All that distrust, of course, was quickly lost when we joined forces to defeat the Axis powers, but we shouldn’t pretend it never happened. In fact, it is important that we do remember it. As so often happens, Republicans are appealing to a past that is as much fantasy as reality. Certainly idealists like Thomas Jefferson saw a great deal of good coming out of that common Anglo-Saxon heritage (Christianity not being one of them – Jefferson was thinking about English Common Law), but we did fight a vicious revolution, followed by a Round 2 a few decades later (the War of 1812) and we did not always pay much attention thereafter to that common heritage, as when we squabbled over the Canadian border or over Southern commerce raiders outfitted in English ports during the Civil War.
GlobalSecurity.org tells us that “The last significant foreign-policy dispute between the United States and Britain occurred in 1895 over an American demand that Britain submit to international arbitration its dispute with Venezuela about the western boundary of British Guiana, near which gold had been discovered. Because neither the United States nor Britain wanted trouble, the dispute was resolved amicably.” We were pugnacious and arrogant junior imperialists and the British were imperialists of long-standing, and none too thrilled with the idea of competition.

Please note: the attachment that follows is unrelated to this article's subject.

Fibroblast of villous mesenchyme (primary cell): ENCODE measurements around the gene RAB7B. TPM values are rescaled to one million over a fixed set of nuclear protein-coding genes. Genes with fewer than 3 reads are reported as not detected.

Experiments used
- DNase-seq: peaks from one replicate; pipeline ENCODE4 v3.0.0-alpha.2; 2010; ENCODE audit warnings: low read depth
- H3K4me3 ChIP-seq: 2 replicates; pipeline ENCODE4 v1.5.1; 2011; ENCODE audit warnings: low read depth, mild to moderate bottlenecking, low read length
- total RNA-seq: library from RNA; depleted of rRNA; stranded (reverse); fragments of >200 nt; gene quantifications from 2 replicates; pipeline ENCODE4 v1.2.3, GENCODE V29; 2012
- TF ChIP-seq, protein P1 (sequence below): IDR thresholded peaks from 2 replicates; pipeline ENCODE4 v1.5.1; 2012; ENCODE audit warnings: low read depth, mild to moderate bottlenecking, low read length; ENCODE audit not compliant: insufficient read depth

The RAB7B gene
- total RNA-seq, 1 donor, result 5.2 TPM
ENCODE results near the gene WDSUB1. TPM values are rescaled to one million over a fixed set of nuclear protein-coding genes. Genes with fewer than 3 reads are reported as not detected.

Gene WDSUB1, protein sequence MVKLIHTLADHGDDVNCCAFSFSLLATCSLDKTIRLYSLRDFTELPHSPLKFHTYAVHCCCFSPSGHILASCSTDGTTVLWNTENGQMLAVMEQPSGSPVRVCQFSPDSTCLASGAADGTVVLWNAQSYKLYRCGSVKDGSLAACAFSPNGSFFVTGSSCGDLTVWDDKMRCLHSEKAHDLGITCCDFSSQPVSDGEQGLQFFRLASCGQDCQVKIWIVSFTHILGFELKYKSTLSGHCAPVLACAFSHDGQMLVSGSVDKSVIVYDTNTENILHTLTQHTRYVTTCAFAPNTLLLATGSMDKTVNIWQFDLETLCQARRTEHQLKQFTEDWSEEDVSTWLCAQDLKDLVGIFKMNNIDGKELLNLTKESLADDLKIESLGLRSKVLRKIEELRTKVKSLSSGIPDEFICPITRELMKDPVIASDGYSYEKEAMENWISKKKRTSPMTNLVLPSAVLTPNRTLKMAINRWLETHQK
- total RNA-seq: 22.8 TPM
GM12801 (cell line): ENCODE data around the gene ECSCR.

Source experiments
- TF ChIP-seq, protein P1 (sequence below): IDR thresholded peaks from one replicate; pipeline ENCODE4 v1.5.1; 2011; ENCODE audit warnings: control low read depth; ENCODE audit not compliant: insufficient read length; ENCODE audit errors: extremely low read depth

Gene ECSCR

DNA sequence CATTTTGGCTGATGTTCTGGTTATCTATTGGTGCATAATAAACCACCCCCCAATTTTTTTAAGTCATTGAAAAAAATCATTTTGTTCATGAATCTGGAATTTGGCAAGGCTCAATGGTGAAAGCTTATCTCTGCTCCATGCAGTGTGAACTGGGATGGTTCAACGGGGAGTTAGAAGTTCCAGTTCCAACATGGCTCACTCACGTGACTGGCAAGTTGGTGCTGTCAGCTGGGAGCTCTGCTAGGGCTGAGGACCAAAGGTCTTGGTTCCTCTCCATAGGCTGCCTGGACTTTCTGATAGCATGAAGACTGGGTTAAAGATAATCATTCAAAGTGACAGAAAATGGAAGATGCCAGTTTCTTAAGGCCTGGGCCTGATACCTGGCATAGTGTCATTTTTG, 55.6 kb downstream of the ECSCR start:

In the wake of the First World War, Britain found itself greatly weakened. Though it still possessed many ships, it recognized that the heart of its Navy, the battleship, had been rendered obsolete by aircraft and submarines. Sir John “Jackie” Fisher, who had been first sea lord before the war, believed (correctly as it turned out) that the “the present naval side of the air force” was the “future navy” as he wrote in a letter to the Times. The admiralty, meanwhile, recognizing that the United States Navy, backed by a government determined to “build a navy second to none” in the words of historian Lisle Rose (Power at Sea, Vol. 2, 2007), was uneasy. They worried that navy might be used against Great Britain.
Interestingly, Washington was as worried about Britain as Britain about Washington. There was concern in planning circles that, absurd as it seems in retrospect, ”an alliance between Great Britain and Japan controlling a total of sixty-seven capital ships” would create an “intolerable situation” in which the U.S. found itself outnumbered three-to-one.